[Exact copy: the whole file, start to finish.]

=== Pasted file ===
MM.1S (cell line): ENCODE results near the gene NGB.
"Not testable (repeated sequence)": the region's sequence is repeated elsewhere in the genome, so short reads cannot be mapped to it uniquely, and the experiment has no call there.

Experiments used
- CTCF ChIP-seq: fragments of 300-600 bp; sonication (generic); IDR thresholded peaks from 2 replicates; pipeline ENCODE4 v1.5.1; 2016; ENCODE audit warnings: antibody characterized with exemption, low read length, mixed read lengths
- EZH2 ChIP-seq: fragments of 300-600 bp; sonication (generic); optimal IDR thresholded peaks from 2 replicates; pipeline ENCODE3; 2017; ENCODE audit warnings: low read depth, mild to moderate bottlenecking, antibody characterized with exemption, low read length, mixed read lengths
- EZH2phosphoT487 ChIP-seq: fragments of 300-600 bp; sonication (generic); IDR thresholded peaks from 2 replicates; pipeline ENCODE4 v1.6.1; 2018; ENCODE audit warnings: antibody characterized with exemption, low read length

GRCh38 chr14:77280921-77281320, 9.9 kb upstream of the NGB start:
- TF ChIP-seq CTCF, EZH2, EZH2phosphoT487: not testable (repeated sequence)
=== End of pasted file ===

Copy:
MM.1S (cell line): ENCODE results near the gene NGB.
"Not testable (repeated sequence)": the region's sequence is repeated elsewhere in the genome, so short reads cannot be mapped to it uniquely, and the experiment has no call there.

Experiments used
- CTCF ChIP-seq: fragments of 300-600 bp; sonication (generic); IDR thresholded peaks from 2 replicates; pipeline ENCODE4 v1.5.1; 2016; ENCODE audit warnings: antibody characterized with exemption, low read length, mixed read lengths
- EZH2 ChIP-seq: fragments of 300-600 bp; sonication (generic); optimal IDR thresholded peaks from 2 replicates; pipeline ENCODE3; 2017; ENCODE audit warnings: low read depth, mild to moderate bottlenecking, antibody characterized with exemption, low read length, mixed read lengths
- EZH2phosphoT487 ChIP-seq: fragments of 300-600 bp; sonication (generic); IDR thresholded peaks from 2 replicates; pipeline ENCODE4 v1.6.1; 2018; ENCODE audit warnings: antibody characterized with exemption, low read length

GRCh38 chr14:77280921-77281320, 9.9 kb upstream of the NGB start:
- TF ChIP-seq CTCF, EZH2, EZH2phosphoT487: not testable (repeated sequence)